John Cage reminds us that EVERYTHING WE DO IS MUSIC.
His main concept of composition is: Using any sounds in any environment, including noises; Using “chance” to select the order; Giving up structures; Using silence; Broadly using other methods, like electronics and visuals.
All of Cage’s music since 1951 was composed using chance procedures, most commonly using the I Ching.
Cage’s composition is influenced by Eastern Philosophy. His method of using the I Ching was far from simple randomization. The procedures varied from composition to composition, and were usually complex. For example, in the case of Cheap Imitation, the exact questions asked to the I Ching were these:
Which of the seven modes, if we take as modes the seven scales beginning on white notes and remaining on white notes, which of those am I using?
Which of the twelve possible chromatic transpositions am I using?
For this phrase for which this transposition of this mode will apply, which note am I using of the seven to imitate the note that Satie wrote?
Cage discovered Chance. Since chance procedures were used by Cage to eliminate the composer’s and the performer’s likes and dislikes from music, Cage disliked the concept of improvisation, which is inevitably linked to the performer’s preferences.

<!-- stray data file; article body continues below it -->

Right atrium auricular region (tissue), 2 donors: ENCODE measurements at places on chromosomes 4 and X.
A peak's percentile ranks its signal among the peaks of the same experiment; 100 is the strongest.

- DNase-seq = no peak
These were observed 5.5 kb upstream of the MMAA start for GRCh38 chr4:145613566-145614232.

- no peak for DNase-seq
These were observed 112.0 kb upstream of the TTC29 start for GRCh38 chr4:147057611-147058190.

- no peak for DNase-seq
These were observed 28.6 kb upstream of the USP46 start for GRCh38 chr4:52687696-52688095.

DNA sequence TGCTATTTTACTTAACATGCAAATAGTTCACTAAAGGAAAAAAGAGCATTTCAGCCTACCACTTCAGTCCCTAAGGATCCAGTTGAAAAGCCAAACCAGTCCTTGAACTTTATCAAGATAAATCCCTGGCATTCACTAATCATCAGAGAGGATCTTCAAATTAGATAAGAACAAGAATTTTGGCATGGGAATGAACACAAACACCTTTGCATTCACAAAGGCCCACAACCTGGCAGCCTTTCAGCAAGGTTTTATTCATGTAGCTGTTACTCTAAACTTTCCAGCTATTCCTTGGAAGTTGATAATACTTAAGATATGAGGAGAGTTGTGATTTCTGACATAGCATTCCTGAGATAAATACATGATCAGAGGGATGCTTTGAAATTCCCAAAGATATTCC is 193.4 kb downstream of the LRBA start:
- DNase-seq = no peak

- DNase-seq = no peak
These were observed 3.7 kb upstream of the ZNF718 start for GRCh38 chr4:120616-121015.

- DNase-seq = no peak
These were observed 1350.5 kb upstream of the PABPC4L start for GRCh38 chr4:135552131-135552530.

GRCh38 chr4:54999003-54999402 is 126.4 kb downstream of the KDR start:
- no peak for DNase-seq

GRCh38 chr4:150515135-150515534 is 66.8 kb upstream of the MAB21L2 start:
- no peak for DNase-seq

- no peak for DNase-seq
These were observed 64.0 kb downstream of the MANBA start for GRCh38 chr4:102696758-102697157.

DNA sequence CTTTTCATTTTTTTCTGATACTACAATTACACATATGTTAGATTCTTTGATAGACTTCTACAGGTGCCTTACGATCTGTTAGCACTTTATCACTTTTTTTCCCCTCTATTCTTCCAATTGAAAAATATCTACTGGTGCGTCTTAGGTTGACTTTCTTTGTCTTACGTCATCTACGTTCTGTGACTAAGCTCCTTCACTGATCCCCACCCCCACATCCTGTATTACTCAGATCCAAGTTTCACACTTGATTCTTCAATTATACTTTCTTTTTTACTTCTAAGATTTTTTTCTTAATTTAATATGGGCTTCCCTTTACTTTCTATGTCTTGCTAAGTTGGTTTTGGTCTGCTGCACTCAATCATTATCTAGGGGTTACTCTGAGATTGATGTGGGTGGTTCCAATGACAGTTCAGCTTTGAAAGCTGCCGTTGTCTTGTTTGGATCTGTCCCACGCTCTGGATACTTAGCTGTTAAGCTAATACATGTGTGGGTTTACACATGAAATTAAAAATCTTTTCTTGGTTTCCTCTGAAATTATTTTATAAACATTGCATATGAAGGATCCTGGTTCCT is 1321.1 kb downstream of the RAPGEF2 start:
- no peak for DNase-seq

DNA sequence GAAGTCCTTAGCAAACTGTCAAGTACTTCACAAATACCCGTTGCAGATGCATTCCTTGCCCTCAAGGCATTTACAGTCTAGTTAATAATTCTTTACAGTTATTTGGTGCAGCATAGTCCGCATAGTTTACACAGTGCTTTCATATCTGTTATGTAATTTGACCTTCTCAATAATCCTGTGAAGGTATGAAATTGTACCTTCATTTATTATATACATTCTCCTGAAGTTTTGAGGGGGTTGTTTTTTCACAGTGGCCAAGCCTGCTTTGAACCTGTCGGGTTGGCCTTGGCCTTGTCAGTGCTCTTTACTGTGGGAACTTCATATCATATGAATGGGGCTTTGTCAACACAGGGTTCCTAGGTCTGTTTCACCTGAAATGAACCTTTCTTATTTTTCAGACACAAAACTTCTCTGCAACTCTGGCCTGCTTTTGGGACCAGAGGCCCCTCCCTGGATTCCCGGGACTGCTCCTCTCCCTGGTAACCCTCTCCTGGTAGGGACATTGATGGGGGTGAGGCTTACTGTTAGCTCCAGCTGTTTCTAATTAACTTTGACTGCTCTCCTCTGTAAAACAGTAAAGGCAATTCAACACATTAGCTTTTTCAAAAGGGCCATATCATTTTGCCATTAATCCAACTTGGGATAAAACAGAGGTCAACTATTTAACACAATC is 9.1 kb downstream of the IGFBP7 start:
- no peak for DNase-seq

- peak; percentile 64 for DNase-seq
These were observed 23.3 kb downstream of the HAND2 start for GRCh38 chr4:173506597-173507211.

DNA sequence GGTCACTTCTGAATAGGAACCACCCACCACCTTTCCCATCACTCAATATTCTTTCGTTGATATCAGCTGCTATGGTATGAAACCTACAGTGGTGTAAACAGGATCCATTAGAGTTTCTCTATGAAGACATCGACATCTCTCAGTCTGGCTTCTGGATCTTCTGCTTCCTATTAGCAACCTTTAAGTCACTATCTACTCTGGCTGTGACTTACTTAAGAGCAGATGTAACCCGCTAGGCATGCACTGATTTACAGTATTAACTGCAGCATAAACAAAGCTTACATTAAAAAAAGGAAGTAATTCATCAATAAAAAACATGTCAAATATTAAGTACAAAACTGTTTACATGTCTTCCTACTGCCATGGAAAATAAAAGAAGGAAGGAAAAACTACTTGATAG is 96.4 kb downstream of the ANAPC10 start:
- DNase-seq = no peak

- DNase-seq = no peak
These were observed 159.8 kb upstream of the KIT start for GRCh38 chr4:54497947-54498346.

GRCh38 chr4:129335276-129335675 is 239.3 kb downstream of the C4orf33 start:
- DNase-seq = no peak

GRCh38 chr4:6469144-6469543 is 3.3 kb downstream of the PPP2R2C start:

From mid-20 century, Chance has been increasingly popular because of Cage’s promotion.
I’ve wrote a song Snow Town (both lyric and melody) when I was attending Syracuse University. As everyone knows, Syracuse snows a lot, so this song depicts the snow scenes there, and also describes my feelings of the city when I was there.
I just translated the lyric into English:
I was inspired by my favorite Chinese Romantic poet Feng Zhi, and I wrote this lyric also to show my respect to him.
Then based on what I’ve been learning in Alison’s class, I tried using Python to re-construct this lyric.
When I wrote this lyric, it’s totally in the romantic atmosphere. It’s my personal phyco-geographical experience of that specific place. It expresses kind of loneliness and depression.
But after I transform the lyric by using words like “anyway”, “whatever”, and randomly added the sentence “twinkle twinkle little star” into it, the lyric was changed like this:
I don’t know so much about drawing or visual designing, but from a writer’s point of view, words matter a lot. When we depict some specific scenes or feelings, the changes of key words would change the whole feeling of the context.
When I depicted the weather and feeling in Snow Town, readers or listeners can all feel the depression. But when I added “anyway” and “whatever”, it is more like a black humor, rather than purely loneliness or sadness. And I think it may somehow twist the original reality and express it psycho-geographically, in the context of Derive.